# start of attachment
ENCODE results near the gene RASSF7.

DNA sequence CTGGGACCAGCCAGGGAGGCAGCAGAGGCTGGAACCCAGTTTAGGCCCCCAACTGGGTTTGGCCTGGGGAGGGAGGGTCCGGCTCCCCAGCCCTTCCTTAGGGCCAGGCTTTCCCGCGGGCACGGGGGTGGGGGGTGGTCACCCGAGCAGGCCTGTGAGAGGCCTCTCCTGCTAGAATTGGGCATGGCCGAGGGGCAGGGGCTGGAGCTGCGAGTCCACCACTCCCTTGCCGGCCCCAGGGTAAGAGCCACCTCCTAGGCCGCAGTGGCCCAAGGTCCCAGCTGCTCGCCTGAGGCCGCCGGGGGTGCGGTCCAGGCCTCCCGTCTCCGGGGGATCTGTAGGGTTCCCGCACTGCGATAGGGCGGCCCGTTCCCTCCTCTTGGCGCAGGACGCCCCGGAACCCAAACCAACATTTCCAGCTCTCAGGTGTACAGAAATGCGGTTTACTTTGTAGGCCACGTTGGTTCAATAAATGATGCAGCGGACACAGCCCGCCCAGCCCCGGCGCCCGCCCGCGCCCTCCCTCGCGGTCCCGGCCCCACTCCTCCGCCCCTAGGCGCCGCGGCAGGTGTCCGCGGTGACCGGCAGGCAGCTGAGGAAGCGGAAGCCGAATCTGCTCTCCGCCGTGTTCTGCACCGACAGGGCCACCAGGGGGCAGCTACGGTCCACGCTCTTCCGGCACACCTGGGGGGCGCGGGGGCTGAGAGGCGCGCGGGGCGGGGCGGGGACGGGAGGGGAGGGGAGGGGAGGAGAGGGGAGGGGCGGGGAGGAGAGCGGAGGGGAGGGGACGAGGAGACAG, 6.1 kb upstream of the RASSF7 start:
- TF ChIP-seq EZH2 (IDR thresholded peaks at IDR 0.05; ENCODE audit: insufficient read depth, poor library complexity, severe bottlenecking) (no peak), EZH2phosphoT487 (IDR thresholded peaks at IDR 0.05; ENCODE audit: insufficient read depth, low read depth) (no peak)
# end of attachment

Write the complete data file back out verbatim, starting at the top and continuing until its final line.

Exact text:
ENCODE results near the gene RASSF7.

DNA sequence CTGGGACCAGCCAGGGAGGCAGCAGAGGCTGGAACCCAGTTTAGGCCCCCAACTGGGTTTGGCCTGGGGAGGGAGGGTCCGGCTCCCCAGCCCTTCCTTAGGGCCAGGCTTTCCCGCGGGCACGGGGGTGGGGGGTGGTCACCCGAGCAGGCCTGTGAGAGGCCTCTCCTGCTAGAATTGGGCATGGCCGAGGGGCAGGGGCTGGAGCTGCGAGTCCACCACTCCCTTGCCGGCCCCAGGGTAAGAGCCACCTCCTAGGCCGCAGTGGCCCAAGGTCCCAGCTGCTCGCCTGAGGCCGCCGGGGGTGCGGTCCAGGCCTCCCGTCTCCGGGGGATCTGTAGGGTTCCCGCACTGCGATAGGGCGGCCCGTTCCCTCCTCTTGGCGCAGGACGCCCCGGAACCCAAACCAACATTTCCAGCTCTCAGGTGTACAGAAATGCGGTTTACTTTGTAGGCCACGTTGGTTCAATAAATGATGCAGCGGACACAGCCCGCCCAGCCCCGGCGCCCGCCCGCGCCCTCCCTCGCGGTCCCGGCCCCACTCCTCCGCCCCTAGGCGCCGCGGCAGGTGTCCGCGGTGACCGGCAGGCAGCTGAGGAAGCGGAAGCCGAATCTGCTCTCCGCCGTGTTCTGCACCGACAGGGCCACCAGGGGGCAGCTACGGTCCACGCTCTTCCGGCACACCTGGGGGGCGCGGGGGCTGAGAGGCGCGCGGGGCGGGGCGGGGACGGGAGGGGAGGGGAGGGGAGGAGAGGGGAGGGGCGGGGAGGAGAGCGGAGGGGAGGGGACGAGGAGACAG, 6.1 kb upstream of the RASSF7 start:
- TF ChIP-seq EZH2 (IDR thresholded peaks at IDR 0.05; ENCODE audit: insufficient read depth, poor library complexity, severe bottlenecking) (no peak), EZH2phosphoT487 (IDR thresholded peaks at IDR 0.05; ENCODE audit: insufficient read depth, low read depth) (no peak)